At the same time, let’s not forget that 95% of the body’s serotonin—the neurotransmitter that regulates sleep and appetite, stabilises mood and inhibits pain—is produced in the gastrointestinal tract, which is lined with millions of neurons that process and extract the substances our bodies need from food. Jonathan Haidt calls the digestive system the body’s “second brain,” which has a high degree of autonomy and is designed to function very well even when the vagus nerve, which connects the stomach to the brain, is severed.[3] This “brain” reacts in unexpected ways to anything that affects its neurotransmitters, such as acetylcholine and serotonin, which is why many of the initial side effects of Prozac and other SSRIs interfere with the activities of the digestive system.

Some researchers and doctors, such as Selhub, argue that the production and activity of these neurotransmitters is strongly influenced by the billions of microorganisms that make up the gut microbiome, which researchers are increasingly studying. The “good” bacteria in the microbiome act as a protective barrier against “bad” bacteria, help absorb nutrients, limit inflammation, and activate neural pathways that run directly between the stomach and the brain. Studies showing that a Mediterranean or Japanese diet could help cure depression suggest that replacing a diet high in sugar and trans fats with one rich in unprocessed foods, which act as natural probiotics, affects levels of “good” bacteria, which in turn have a positive effect on neurotransmitters.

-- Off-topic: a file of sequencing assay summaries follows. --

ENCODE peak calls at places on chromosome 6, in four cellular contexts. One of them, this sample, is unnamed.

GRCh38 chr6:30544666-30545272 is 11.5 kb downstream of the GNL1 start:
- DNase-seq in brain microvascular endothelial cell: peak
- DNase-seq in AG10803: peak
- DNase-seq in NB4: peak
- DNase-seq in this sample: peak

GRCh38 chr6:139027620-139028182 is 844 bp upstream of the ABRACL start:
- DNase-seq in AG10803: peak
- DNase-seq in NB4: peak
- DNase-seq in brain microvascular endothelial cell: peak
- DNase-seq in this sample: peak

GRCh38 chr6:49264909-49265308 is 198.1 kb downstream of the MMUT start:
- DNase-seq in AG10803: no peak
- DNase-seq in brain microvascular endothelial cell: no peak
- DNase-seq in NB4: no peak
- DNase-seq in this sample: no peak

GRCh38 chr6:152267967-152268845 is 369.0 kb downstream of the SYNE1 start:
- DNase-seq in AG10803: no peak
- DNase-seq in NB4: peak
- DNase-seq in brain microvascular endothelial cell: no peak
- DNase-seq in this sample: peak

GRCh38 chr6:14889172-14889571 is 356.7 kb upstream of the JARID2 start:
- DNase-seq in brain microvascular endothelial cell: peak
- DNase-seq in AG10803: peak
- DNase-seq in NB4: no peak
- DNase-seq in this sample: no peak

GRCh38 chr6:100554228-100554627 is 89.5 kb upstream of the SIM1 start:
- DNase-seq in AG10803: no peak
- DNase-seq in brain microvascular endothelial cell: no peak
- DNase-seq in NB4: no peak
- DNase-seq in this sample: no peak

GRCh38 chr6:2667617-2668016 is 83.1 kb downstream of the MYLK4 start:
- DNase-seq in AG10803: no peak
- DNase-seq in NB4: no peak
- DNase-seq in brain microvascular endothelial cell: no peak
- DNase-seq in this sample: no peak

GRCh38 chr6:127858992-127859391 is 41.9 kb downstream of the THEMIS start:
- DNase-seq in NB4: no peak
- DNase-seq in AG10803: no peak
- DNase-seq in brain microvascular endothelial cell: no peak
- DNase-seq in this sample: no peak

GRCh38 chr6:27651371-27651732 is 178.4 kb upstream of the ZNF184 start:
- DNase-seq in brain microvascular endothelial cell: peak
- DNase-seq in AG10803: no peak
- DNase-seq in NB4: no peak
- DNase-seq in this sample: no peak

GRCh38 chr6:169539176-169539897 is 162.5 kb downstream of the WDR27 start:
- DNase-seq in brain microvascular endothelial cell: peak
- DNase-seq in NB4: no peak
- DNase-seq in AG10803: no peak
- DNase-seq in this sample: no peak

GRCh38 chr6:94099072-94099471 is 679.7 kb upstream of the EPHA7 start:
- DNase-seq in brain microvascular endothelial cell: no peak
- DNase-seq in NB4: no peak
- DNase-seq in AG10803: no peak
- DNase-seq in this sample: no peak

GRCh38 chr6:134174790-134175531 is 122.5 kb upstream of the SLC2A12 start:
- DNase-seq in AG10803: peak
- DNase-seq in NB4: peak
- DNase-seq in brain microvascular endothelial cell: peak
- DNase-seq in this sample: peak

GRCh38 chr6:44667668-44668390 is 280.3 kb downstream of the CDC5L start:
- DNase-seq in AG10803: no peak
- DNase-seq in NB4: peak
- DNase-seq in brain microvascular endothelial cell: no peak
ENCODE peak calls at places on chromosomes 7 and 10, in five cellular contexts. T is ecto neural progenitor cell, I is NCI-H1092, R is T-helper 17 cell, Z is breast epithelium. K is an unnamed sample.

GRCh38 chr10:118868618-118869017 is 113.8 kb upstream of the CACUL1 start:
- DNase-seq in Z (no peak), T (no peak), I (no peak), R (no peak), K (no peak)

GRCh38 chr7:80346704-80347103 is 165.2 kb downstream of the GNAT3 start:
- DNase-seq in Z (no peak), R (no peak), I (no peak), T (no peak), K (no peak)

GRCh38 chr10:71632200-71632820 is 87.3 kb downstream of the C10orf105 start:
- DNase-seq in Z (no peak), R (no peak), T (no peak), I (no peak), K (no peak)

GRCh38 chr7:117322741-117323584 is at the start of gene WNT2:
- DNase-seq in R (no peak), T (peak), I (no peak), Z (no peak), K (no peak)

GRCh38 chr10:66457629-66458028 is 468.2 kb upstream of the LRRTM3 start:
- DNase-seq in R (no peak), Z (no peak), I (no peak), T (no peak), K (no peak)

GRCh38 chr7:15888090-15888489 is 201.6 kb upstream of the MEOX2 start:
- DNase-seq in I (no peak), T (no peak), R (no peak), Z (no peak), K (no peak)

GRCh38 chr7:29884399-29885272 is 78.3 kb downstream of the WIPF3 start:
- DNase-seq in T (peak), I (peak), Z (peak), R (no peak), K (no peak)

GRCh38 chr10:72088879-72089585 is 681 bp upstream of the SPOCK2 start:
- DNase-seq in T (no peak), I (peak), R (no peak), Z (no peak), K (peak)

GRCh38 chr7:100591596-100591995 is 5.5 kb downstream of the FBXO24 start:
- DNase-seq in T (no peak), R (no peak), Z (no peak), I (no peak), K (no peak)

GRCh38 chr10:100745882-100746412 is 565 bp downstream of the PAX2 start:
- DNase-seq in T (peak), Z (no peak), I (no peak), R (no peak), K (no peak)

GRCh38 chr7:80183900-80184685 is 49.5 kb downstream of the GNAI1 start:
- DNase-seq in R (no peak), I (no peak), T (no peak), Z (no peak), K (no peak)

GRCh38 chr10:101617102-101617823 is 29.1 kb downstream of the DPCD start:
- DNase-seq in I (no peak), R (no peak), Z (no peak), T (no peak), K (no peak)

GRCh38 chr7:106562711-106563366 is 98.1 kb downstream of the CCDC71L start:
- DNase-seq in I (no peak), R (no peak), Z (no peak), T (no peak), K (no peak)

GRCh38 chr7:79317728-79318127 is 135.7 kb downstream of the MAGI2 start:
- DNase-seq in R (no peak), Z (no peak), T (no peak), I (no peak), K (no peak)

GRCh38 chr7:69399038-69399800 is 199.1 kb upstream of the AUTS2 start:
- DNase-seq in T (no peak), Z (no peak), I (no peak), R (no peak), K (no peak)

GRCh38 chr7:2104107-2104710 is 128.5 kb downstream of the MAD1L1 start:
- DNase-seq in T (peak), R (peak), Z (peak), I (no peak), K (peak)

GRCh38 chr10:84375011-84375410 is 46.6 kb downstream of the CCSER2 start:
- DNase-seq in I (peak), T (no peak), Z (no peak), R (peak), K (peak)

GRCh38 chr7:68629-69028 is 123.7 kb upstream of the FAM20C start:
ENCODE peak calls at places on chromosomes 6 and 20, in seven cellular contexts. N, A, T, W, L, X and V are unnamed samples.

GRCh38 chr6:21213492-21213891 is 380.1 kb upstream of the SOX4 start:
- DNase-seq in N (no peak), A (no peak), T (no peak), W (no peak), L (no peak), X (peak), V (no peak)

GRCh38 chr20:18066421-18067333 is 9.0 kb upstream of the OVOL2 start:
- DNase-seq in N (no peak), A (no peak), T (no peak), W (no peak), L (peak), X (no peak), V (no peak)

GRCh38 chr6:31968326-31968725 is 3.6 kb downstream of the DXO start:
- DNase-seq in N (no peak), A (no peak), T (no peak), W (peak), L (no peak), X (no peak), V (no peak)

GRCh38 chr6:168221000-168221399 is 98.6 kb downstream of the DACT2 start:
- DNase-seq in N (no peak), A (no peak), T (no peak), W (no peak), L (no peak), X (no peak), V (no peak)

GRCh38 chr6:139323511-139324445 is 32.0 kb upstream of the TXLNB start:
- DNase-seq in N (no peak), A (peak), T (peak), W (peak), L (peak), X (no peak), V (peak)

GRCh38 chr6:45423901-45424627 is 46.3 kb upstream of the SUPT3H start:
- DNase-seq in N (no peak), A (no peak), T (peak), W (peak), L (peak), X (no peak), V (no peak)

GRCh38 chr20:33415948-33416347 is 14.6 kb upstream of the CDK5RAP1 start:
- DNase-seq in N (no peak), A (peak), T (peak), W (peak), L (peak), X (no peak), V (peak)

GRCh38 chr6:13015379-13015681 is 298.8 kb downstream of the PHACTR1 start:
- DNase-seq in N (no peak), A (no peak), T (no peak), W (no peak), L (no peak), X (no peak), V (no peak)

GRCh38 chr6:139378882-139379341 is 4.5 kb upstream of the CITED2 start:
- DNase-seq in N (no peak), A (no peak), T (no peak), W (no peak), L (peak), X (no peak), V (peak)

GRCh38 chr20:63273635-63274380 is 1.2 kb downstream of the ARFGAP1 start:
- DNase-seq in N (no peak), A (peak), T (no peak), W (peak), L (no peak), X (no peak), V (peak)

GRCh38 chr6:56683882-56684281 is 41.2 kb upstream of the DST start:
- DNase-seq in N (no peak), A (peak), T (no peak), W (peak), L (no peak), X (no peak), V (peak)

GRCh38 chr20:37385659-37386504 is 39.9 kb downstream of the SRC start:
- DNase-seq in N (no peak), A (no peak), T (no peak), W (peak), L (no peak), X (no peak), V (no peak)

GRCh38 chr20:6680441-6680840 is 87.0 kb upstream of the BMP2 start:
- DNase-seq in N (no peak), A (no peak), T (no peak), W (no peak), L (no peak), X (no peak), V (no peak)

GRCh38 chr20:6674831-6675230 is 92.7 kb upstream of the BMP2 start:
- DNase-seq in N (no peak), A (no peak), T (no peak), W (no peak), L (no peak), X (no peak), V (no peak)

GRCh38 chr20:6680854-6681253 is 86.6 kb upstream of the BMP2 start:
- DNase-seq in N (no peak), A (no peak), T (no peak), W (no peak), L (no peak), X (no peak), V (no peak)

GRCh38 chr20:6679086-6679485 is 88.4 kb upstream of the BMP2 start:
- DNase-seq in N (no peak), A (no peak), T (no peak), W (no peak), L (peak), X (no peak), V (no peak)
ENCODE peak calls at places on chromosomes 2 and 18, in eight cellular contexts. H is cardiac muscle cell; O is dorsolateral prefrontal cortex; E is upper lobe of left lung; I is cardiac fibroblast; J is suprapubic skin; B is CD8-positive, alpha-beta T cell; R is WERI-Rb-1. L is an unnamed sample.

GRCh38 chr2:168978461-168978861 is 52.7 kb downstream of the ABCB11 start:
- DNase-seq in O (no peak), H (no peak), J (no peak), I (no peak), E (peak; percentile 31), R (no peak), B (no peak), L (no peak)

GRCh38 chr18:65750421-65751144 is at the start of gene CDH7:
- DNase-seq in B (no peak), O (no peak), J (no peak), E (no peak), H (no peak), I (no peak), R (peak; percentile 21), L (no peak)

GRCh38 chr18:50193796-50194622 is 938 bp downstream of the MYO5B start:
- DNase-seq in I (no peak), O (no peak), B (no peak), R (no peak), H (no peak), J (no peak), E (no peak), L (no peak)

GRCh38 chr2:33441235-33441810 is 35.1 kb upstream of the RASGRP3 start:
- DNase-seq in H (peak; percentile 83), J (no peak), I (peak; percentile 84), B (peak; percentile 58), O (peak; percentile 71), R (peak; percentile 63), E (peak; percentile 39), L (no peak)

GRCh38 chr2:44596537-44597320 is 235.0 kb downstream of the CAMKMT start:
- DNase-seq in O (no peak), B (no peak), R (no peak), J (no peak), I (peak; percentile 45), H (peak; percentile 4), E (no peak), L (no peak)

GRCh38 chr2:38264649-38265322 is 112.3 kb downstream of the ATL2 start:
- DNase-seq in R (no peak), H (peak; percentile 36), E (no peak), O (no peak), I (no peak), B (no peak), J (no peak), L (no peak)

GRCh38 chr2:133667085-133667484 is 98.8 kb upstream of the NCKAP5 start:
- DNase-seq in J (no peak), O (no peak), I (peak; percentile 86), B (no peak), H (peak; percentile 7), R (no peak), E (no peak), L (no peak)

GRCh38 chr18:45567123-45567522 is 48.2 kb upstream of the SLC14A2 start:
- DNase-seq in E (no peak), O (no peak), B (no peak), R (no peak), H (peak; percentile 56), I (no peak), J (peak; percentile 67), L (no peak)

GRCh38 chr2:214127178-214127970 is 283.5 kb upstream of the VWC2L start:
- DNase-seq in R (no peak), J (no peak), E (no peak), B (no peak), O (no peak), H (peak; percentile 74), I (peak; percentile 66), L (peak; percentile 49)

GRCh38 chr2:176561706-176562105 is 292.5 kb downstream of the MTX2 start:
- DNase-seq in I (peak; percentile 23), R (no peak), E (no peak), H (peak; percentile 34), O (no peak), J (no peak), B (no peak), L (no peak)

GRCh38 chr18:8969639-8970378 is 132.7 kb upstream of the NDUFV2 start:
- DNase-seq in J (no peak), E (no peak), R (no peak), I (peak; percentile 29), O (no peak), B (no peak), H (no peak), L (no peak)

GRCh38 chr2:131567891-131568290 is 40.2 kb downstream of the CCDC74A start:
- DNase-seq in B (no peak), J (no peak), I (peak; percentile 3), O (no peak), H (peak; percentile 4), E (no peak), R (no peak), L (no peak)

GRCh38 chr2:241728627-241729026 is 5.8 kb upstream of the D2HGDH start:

What do studies say about the link between depression and diet?